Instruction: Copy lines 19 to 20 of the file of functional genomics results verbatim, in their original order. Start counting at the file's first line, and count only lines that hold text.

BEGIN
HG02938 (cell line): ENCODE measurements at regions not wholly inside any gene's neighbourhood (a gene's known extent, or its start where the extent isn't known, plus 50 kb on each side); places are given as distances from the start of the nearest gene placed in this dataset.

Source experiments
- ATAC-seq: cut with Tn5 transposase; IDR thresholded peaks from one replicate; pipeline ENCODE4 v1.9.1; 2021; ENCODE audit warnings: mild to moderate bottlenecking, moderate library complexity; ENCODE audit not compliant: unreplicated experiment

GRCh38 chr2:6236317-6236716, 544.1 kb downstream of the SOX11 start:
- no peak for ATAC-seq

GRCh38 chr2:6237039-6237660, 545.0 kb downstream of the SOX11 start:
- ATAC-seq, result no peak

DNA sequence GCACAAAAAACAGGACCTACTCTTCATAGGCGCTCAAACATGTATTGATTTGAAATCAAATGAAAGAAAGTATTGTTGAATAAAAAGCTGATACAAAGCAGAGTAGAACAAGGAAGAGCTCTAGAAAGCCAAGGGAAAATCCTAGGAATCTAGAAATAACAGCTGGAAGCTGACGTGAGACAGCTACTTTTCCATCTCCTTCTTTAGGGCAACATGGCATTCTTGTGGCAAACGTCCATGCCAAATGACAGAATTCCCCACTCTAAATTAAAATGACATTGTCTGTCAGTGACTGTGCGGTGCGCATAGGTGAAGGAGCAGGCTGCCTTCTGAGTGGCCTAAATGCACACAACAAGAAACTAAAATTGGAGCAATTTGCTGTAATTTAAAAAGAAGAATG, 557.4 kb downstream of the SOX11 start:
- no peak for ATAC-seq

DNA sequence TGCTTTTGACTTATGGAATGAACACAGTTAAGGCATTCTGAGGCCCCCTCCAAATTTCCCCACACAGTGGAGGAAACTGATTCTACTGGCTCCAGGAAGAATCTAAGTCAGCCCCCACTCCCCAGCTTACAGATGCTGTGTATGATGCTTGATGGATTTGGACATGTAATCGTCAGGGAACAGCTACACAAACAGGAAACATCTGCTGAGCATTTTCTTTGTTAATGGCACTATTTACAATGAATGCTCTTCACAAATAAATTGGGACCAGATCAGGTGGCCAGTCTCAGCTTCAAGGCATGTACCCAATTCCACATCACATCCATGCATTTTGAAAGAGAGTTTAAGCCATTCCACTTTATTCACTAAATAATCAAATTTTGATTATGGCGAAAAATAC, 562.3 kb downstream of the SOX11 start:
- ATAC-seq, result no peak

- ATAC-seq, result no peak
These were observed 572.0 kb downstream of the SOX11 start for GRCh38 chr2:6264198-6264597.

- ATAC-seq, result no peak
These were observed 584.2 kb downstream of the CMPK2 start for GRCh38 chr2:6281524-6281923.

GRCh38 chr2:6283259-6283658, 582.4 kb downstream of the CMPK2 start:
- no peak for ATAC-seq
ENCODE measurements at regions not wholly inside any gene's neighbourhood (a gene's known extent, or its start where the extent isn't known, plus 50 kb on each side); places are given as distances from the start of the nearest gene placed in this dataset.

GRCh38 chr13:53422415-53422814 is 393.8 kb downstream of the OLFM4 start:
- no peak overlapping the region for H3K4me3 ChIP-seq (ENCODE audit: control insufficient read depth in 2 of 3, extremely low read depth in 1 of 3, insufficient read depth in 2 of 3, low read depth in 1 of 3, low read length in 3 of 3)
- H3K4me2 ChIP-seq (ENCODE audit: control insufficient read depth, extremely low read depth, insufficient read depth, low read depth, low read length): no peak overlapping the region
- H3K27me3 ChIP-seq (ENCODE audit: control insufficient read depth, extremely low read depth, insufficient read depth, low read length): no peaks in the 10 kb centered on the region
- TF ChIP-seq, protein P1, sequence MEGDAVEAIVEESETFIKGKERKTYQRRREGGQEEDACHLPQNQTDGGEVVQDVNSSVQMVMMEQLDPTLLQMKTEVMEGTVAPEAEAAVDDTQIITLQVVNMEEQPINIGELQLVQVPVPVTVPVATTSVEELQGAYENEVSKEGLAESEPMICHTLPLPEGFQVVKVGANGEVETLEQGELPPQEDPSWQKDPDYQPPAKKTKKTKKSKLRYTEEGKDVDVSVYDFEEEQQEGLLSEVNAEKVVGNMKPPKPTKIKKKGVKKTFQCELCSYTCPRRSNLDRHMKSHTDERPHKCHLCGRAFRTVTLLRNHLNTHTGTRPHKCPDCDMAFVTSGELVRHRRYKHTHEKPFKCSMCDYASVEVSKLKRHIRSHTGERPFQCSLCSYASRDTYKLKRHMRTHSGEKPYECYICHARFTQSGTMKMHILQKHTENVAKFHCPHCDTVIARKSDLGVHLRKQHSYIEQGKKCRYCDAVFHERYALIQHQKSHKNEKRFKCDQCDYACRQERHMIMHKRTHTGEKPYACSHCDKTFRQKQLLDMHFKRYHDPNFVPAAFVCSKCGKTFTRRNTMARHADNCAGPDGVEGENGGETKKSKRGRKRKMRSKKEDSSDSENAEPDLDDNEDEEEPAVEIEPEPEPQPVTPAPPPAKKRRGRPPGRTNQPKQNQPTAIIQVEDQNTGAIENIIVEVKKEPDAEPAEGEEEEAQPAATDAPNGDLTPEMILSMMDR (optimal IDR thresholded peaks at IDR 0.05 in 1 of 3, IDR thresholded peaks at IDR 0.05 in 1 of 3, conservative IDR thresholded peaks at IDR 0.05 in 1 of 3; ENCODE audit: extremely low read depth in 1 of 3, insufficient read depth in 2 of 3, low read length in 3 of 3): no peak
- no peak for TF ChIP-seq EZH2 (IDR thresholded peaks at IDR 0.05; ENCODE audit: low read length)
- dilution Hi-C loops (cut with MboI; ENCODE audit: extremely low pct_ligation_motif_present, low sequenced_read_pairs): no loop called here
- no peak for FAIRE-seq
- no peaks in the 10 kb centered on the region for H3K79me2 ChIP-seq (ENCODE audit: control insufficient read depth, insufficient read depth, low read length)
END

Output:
GRCh38 chr13:53422415-53422814 is 393.8 kb downstream of the OLFM4 start:
- no peak overlapping the region for H3K4me3 ChIP-seq (ENCODE audit: control insufficient read depth in 2 of 3, extremely low read depth in 1 of 3, insufficient read depth in 2 of 3, low read depth in 1 of 3, low read length in 3 of 3)